Subcortical edema

Lesions in SL are usually represented by focicollisional, and not coagulative necrosis. However, often they do not reach the stage of necrosis and can look like foci of "dissolution" and "loosening" (swelling, rarefaction) of white matter of the brain with a reduction in the number of axons and myelin compared to the surrounding brain substance.

Around the lesions of the SL appear changes,characteristic for TG - proliferating astrocytes of different species, basophilic globules, etc. With the development of the process, the stage of resorption begins with the accumulation in the centers of granular spheres. In the future, a cyst or gliosis scar is formed. As a result of CJI and TG, subcortical atrophy is formed, the anterior horns of the lateral ventricles of the brain and the interhemispheric furrow develop.

CJI can be combined with a submarine (in this casebrain damage is called "complex PL"), as well as with lesions of the cerebral cortex. In the lesions in the future, cysts or so-called "lace-like lesions" are formed. If these changes are represented by a number of foci localized in areas of adjacent blood circulation between the main cerebral arteries, then these changes become identical to those called "dehydration infarcts".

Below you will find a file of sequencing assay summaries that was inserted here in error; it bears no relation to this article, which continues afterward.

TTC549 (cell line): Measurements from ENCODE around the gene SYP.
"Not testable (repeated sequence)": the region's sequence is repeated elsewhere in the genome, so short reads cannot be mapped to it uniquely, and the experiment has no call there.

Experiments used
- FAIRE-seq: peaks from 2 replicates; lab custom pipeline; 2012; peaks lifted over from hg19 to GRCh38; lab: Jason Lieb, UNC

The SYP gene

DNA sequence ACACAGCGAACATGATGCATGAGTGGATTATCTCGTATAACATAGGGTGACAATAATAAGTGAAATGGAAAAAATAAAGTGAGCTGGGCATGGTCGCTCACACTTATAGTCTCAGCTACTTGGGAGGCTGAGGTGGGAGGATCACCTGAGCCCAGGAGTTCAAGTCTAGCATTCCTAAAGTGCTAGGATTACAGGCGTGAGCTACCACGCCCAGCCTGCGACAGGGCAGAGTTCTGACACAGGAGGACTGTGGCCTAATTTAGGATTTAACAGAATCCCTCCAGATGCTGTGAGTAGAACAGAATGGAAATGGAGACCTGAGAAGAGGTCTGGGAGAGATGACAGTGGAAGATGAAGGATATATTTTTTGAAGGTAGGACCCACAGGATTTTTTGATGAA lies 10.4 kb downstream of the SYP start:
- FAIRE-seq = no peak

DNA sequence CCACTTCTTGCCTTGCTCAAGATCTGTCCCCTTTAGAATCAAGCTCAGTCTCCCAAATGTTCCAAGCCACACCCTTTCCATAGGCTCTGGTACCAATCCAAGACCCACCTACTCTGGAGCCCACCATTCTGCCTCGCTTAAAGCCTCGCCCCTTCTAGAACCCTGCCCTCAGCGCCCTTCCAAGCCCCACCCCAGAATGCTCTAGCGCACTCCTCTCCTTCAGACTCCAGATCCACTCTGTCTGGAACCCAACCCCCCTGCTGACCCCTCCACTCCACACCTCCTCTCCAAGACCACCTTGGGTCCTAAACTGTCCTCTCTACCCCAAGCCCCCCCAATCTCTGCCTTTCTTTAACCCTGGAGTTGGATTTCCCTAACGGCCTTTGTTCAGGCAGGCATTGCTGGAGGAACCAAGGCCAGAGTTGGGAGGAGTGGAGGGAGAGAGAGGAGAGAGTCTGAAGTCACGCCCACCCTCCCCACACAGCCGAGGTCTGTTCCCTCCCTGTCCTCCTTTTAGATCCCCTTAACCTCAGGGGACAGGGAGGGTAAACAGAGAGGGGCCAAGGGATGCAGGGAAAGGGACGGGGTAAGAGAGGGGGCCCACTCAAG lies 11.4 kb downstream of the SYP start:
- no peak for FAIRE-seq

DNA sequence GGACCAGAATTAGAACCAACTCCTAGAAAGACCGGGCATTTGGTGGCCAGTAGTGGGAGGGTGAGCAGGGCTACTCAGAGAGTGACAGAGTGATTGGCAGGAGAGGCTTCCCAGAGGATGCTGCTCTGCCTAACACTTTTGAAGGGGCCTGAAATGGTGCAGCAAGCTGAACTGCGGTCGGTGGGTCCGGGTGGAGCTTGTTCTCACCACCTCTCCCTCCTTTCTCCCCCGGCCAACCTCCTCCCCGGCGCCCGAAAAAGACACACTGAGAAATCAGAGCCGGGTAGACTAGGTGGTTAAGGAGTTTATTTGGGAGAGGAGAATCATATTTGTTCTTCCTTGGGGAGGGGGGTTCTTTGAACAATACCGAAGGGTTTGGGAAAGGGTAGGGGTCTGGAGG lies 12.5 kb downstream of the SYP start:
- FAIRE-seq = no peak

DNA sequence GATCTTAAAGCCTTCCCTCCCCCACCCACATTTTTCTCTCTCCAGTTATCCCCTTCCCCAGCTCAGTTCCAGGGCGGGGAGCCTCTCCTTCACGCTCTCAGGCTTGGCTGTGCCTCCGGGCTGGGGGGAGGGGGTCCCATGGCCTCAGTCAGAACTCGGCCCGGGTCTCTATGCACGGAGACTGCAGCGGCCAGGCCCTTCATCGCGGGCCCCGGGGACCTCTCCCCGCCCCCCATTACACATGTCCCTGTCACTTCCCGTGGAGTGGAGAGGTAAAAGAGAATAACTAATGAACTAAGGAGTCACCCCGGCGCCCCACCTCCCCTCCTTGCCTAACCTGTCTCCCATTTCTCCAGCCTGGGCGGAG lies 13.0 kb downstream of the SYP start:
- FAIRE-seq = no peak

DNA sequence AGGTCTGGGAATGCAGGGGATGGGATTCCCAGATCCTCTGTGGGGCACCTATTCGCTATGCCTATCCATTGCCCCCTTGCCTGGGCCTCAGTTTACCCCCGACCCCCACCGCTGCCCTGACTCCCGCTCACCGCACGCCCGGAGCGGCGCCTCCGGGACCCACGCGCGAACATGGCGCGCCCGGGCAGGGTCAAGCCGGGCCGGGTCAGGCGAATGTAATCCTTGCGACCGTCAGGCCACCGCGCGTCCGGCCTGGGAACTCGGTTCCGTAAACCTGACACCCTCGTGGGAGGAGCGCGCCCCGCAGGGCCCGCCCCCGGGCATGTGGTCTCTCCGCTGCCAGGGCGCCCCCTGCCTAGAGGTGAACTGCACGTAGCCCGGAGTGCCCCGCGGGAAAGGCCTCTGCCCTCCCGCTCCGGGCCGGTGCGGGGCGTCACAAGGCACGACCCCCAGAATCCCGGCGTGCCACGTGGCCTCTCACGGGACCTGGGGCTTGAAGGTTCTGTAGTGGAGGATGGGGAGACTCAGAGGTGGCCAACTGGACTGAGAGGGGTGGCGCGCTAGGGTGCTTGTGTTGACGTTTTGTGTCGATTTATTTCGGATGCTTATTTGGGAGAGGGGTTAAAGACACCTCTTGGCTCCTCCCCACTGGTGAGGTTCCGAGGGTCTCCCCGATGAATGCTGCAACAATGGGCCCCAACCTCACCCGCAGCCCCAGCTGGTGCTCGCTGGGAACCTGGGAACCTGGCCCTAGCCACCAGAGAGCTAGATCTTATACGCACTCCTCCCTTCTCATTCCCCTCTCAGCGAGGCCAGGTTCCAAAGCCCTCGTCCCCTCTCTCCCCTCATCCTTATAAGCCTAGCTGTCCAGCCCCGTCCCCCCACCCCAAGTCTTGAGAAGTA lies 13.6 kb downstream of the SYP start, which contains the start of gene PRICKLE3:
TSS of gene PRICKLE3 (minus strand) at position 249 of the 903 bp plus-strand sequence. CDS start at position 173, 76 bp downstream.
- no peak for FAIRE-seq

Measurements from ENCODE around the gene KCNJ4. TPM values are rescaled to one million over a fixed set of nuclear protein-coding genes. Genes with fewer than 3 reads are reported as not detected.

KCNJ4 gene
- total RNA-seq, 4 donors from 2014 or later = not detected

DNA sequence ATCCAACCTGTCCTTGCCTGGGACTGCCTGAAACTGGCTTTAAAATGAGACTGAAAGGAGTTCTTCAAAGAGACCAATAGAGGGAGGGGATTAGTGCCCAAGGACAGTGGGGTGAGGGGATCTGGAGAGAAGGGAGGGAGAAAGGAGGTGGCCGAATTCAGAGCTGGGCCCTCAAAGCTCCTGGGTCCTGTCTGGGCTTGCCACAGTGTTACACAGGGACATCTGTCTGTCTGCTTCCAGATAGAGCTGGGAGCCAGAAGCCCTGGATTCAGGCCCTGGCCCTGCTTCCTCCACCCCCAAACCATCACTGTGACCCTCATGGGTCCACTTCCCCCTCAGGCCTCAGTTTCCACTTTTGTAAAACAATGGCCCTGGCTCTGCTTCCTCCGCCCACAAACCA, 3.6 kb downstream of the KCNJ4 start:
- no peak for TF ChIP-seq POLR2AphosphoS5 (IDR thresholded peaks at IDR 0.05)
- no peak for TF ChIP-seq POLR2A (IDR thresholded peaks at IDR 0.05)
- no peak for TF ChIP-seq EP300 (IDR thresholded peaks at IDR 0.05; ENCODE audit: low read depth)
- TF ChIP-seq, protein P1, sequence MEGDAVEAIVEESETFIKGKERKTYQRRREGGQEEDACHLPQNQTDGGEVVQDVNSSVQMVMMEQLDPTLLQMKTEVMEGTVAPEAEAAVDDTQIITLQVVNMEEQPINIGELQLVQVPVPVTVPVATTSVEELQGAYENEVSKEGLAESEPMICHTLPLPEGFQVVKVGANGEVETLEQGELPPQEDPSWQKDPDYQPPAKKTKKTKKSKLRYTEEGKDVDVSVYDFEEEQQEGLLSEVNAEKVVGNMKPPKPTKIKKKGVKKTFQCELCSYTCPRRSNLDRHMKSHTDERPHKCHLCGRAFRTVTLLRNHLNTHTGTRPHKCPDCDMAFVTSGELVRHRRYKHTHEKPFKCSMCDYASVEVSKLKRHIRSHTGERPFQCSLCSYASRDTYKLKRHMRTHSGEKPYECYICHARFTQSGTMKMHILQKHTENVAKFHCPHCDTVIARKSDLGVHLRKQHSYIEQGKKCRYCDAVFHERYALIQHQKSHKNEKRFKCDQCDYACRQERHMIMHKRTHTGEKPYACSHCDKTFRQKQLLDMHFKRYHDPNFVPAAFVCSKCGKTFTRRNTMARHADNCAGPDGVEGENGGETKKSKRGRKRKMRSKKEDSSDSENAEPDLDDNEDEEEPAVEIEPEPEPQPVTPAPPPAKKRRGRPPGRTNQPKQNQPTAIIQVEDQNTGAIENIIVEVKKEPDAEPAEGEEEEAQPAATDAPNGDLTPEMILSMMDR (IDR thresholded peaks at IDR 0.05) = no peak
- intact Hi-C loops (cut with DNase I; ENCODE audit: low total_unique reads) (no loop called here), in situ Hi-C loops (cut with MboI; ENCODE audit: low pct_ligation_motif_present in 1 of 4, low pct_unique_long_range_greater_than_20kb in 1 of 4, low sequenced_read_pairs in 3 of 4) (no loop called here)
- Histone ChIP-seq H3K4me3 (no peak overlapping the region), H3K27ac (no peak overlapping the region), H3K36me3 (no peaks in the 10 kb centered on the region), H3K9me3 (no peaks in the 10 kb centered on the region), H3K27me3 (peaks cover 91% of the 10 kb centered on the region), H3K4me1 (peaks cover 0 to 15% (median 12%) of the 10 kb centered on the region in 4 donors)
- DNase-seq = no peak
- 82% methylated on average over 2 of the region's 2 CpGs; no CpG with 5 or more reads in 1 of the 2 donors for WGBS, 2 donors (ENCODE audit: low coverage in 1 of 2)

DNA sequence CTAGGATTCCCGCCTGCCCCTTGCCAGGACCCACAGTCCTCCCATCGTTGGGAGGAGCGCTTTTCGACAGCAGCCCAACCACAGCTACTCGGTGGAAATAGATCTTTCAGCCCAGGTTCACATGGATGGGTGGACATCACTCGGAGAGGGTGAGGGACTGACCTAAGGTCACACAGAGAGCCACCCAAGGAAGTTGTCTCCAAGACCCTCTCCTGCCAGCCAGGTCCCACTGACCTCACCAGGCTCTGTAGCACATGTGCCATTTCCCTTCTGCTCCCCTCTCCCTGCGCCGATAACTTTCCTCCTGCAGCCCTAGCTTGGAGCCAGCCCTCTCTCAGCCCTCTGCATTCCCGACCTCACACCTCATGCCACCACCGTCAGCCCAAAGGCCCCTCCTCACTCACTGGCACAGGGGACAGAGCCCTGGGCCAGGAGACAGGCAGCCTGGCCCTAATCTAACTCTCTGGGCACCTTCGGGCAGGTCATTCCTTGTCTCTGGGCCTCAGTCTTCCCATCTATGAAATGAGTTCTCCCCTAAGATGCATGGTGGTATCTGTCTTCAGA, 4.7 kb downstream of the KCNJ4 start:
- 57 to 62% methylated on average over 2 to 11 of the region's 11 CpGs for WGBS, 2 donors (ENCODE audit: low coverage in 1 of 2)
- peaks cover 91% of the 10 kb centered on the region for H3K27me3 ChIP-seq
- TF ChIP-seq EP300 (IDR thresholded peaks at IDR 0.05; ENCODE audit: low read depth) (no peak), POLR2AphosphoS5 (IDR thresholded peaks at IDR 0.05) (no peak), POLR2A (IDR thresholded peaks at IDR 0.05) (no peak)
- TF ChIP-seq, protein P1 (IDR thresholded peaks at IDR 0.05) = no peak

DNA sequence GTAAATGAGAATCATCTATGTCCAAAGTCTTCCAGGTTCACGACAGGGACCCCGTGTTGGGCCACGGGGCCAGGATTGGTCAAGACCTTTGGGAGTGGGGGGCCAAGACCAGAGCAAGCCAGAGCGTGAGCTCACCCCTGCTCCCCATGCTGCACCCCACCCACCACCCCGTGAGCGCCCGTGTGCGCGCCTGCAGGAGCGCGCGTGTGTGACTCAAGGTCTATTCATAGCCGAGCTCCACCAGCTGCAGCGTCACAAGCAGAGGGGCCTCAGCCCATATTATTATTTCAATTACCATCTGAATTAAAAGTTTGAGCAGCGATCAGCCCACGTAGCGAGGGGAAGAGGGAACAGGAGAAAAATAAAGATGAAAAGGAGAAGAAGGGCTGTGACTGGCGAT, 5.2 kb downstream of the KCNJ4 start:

S. Takashima et al. For the first time, "subcortical leukomalacia" (SL), which was found in the "sudden death syndrome", was first identified as a special form of the white matter lesion of the brain. It should be noted that this term has already been used to denote the focus of rarefaction and edema of white matter in the brain of monkeys. Subcortical foci of necrosis were also detected by DB Clark and JW Anderson. The centers of SL represent foci of "dilution" of white matter of the brain with a reduction in the number of axons and myelin in comparison with the surrounding cerebral substance. In them axons are somewhat swollen, and around the foci there is no infiltration of micro-glial cell elements. All these features make it easy to distinguish the foci of SL from foci of PL, representing foci of predominantly coagulative necrosis. S. Takashima et al. note that they can not establish whether the lesions of the SL are the form of infarcts, the foci of selective axonal degeneration or areas of chronic edema. In addition, SL is found mainly in children after the first month of life, and PL in newborns.

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